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Learning- overview

Learning- overview

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Learning- overview

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  1. Learning- overview Unit Four Psychology

  2. Learning • Learning is a relatively permanent change in behaviour that is the result of experience. • The three major types of learning described by behavioural psychology are classical conditioning, operant conditioning, and observational learning

  3. BEHAVIOURISM • During the first half of the twentieth century, the school of thought known as behaviourism rose to dominate psychology and sought to explain the learning process. • Behaviourism was the school of thought in psychology that sought to measure only observable behaviours.

  4. Behaviourism • Founded by John B. Watson and outlined in his seminal 1913 paper Psychology as the Behaviourist View It, the behaviourist standpoint held that psychology was an experimental and objective science and that internal mental processes should not be considered because they could not be directly observed and measured.

  5. Behavioural Psychology • Behavioural psychology, also known as behaviourism, is a theory of learning based upon the idea that all behaviours are acquired through conditioning. • Conditioning occurs through interaction with the environment.

  6. What is Classical Conditioning? • Classical conditioning is a learning process in which an association is made between a previously neutral stimulus and a stimulus that naturally evokes a response.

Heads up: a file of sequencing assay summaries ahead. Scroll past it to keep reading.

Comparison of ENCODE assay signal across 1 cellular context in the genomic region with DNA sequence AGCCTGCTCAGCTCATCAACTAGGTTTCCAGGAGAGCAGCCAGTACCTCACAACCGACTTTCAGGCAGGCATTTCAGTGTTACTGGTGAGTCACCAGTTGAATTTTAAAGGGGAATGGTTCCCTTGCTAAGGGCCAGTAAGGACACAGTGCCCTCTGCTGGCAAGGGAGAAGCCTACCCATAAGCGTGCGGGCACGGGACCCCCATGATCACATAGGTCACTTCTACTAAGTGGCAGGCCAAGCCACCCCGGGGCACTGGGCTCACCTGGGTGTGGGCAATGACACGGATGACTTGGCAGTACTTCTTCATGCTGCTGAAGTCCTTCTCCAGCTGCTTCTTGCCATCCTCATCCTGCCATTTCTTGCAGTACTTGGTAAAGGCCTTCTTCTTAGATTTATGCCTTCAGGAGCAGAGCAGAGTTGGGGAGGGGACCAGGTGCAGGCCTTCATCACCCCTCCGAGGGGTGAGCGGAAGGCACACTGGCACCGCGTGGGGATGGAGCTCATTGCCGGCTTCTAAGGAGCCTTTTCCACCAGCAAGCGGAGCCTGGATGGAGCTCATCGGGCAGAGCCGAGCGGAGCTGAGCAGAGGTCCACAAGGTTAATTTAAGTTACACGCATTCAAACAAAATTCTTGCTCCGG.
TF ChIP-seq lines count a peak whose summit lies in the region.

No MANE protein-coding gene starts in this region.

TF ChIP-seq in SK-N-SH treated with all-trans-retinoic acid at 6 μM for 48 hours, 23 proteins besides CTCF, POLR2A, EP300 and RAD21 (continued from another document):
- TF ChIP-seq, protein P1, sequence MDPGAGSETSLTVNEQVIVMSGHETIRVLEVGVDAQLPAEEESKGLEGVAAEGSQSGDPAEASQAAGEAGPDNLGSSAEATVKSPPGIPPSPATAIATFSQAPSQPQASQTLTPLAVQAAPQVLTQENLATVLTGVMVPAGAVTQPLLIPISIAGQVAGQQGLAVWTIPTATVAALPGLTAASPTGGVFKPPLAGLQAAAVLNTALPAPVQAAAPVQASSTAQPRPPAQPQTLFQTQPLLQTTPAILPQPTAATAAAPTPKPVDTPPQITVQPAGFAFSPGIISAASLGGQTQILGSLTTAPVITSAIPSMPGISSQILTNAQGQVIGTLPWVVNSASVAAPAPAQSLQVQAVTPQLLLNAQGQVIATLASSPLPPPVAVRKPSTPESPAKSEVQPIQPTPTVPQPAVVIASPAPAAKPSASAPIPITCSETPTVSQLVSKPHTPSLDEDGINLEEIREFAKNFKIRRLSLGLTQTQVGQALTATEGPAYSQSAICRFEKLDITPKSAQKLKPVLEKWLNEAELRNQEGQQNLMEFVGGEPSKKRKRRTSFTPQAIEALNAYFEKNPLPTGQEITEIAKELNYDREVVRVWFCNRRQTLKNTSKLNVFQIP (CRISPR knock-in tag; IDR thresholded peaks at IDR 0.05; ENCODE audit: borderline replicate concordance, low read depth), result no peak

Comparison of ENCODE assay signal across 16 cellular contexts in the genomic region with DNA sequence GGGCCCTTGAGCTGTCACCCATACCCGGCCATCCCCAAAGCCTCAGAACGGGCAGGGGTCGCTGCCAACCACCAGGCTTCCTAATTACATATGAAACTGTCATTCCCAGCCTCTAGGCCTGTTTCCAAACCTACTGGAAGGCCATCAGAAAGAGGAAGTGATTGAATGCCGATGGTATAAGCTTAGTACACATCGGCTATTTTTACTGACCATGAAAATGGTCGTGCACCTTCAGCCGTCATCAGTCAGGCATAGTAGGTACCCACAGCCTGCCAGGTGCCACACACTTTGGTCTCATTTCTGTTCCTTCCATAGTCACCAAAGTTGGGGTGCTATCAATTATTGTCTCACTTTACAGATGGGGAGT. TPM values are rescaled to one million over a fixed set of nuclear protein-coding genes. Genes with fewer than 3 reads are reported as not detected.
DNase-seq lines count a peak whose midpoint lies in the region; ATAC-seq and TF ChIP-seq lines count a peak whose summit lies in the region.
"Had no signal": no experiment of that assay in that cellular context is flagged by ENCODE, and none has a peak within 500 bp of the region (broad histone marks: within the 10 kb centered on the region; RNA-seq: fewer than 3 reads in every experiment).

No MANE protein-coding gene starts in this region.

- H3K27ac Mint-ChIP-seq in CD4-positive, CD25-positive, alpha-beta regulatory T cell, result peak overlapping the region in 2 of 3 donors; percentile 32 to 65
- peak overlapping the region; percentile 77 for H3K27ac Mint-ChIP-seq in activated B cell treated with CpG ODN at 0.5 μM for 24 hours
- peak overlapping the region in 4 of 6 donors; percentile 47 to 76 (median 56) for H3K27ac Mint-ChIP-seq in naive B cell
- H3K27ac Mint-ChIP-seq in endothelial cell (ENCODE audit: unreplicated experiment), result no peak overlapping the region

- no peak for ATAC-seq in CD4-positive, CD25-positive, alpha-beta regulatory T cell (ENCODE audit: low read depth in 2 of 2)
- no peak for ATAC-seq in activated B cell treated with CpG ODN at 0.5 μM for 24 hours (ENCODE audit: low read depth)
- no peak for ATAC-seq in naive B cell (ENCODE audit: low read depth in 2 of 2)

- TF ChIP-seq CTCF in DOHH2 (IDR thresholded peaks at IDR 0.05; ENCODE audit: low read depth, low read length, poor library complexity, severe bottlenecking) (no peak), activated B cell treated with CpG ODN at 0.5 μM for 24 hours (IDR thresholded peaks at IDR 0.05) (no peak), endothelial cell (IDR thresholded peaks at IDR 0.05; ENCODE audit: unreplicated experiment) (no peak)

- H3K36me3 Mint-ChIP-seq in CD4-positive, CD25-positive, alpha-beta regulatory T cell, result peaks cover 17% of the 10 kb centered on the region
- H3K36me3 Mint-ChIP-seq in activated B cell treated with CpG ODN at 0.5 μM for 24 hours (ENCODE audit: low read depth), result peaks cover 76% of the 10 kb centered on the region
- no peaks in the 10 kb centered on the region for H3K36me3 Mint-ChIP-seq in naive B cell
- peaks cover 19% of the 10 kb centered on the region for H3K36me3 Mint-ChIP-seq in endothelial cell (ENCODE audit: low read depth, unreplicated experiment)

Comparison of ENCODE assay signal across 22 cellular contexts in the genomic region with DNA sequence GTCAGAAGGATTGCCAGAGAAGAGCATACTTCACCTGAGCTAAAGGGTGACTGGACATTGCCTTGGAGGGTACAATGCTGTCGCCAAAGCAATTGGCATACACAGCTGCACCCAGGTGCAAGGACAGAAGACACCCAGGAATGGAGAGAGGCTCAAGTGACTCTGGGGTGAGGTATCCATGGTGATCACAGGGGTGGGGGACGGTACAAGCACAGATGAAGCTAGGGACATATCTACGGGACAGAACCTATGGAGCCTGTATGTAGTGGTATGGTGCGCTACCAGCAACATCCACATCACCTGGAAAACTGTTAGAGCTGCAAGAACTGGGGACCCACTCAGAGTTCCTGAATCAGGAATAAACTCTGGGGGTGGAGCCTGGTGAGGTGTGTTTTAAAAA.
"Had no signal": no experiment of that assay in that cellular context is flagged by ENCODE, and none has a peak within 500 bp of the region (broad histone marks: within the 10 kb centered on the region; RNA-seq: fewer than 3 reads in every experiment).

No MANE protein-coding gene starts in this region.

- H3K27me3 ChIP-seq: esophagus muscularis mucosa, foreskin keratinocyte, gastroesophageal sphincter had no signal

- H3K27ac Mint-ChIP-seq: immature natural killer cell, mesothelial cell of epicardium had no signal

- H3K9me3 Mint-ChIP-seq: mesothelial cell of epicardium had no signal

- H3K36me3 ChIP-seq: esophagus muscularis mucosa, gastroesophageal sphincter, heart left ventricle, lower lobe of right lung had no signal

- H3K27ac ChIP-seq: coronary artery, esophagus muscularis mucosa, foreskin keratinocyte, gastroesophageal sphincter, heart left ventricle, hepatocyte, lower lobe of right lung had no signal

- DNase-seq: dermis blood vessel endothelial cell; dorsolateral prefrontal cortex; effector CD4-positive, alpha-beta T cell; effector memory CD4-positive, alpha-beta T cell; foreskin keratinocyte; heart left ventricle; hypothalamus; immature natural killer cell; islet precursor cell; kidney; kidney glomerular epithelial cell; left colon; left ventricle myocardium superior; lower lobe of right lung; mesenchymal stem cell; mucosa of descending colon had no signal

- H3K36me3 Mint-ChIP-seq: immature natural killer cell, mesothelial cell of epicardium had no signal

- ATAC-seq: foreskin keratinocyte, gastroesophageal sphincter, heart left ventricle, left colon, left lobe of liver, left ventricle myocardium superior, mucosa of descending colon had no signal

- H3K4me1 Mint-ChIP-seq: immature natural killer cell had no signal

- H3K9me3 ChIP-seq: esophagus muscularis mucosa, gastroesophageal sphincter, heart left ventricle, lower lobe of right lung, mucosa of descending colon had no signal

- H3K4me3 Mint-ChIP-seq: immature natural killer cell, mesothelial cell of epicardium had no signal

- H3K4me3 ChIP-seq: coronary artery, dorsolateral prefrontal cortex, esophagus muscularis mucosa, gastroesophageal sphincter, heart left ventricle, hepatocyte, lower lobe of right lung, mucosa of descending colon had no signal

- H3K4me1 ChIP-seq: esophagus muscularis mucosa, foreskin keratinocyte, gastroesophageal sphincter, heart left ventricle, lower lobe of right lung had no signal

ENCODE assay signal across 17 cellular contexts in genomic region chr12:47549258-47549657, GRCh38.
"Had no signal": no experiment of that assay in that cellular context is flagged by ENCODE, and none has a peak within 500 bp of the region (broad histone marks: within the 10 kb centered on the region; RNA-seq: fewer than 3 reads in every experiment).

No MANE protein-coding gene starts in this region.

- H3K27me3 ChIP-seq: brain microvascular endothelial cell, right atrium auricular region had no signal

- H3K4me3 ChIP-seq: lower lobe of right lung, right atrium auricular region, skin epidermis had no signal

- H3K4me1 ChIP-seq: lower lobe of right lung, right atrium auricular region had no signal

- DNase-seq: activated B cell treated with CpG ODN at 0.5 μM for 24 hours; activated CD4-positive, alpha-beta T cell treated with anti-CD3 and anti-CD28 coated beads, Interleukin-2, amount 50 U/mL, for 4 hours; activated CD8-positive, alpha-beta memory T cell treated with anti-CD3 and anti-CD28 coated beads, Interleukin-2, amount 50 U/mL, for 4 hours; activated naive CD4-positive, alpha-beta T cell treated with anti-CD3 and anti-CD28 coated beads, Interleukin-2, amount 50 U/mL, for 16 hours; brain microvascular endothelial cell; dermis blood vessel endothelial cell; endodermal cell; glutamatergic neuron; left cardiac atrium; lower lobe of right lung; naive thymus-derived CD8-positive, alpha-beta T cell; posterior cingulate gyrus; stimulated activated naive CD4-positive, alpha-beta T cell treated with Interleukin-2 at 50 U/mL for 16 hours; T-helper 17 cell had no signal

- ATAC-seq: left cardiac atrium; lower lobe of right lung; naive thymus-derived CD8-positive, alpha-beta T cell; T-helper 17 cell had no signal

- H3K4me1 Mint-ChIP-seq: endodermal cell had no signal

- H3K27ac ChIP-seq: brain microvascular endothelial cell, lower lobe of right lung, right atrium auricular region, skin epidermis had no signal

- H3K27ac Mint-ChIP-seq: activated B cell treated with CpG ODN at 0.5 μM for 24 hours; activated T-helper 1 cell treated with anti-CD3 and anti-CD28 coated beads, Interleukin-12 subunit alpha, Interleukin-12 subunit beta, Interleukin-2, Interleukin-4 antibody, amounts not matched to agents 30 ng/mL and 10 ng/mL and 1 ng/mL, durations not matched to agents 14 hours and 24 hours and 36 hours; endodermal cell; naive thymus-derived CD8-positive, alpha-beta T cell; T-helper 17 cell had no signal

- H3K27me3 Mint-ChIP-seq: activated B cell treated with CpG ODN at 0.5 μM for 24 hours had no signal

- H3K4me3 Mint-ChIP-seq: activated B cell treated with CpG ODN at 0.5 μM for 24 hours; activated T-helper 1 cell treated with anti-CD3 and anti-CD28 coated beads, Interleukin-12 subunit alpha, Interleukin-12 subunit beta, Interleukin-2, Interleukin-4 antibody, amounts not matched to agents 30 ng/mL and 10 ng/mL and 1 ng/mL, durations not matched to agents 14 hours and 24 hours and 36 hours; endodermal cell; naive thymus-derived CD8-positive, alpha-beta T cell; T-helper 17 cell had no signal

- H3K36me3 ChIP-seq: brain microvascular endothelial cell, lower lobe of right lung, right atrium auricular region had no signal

7. For example, in Pavlov’s classic experiment, the smell of food was the naturally occurring stimulus that was paired with the previously neutral ringing of the bell. Once an association had been made between the two, the sound of the bell alone could lead to a response.

  8. What is Operant Conditioning? • Operant conditioning is a learning process in which the probability of response occurring is increased or decreased due to reinforcement or punishment.

  9. OPERANT CONDITIONING • First studied by Edward Thorndike and later by B.F. Skinner, the underlying idea behind operant conditioning is that the consequences of our actions shape voluntary behaviour.

  10. What is Observational Learning? • Observational learning is a process in which learning occurs through observing and imitating others. • As demonstrated in Albert Bandura’s classic “Bobo Doll” experiments, people will imitate the actions of others without direct reinforcement.

  11. OBSERVATIONAL LEARNING • Four important elements are essential for effective observational learning: attention, motor skills, motivation, and memory.

  12. Major Theorists The following are some of the major figures associated with learning and the behavioural school of psychology. • Edward Thorndike • Ivan Pavlov • John Watson • B.F. Skinner • Albert Bandura

  13. Key learning terms • Classical Conditioning • Unconditioned Stimulus • Conditioned Stimulus • Unconditioned Response • Conditioned Response • Fixed-interval Schedule • Fixed-ratio Schedule • Variable-interval Schedule • Variable-ratio Schedule • Behaviourism